Reprogrammed viruses as cancer therapeutics: targeted, armed and shielded

Author: Cattaneo, Roberto; Miest, Tanner; Shashkova, Elena V.; Barry, Michael A.

Description: Viruses are reprogrammed into vectors for cancer treatment based on three types of modification: targeting, arming and shielding. Viruses that are turned into therapeutics are beginning to find their place in cancer clinical practice, in combination with chemotherapy and radiation.The principles of virus reprogramming are illustrated in this article using adenovirus, a DNA virus with a naked icosahedral capsid, and measles virus, an enveloped RNA virus with a helical capsid. Targeting introduces multiple layers of cancer specificity, thereby improving safety and efficacy. The four basic layers of specificity are: particle activation through cancer-specific proteases; cell entry through cancer-specific cell-surface proteins; control of viral transcription and replication by tissue-specific promoters; and preferential spread of viruses that exploit cancer-specific molecular defects. Arming occurs through genes that express prodrug convertases, pro-apoptotic proteins or immuno-activating proteins. Coating with polymers and sequential usage of different envelopes or capsids provides shielding from the host immune response.The window of therapeutic opportunity can be extended by temporary immunosuppression. A five-step plan to turn a virus of choice into a potential oncolytic is discussed.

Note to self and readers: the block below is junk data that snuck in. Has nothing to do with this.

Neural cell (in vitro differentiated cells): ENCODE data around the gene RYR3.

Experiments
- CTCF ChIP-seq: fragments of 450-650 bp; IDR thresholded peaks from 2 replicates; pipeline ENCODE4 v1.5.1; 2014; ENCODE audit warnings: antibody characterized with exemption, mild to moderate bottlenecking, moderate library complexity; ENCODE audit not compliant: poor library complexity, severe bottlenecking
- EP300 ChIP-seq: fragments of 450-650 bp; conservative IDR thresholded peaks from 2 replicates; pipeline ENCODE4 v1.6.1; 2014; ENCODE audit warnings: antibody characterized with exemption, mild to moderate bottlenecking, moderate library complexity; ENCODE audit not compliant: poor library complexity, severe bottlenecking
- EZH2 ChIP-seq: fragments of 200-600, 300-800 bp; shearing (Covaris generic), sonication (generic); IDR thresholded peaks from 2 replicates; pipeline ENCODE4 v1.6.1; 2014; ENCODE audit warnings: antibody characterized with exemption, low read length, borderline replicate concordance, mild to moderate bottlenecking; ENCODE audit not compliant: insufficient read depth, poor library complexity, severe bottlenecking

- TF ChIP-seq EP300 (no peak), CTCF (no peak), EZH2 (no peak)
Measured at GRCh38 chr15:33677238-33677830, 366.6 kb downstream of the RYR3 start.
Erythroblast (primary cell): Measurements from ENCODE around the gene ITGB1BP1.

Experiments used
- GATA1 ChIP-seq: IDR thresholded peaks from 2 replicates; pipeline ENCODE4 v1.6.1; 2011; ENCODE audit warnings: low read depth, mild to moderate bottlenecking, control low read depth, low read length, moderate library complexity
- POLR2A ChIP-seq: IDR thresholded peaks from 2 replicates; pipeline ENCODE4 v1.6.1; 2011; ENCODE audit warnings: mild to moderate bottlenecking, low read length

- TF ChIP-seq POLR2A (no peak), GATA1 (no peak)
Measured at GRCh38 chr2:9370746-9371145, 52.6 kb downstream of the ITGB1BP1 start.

Subject headings: Virus; Cancer; Treatment; Therapy; Targeting; Arming; Shielding; Oncolytic

Publication year: 2008

Journal or book title: Nature Reviews Microbiology

Volume: 6

Issue: 7

Pages: 529-540

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Type: Journal article

Serial number: 3151

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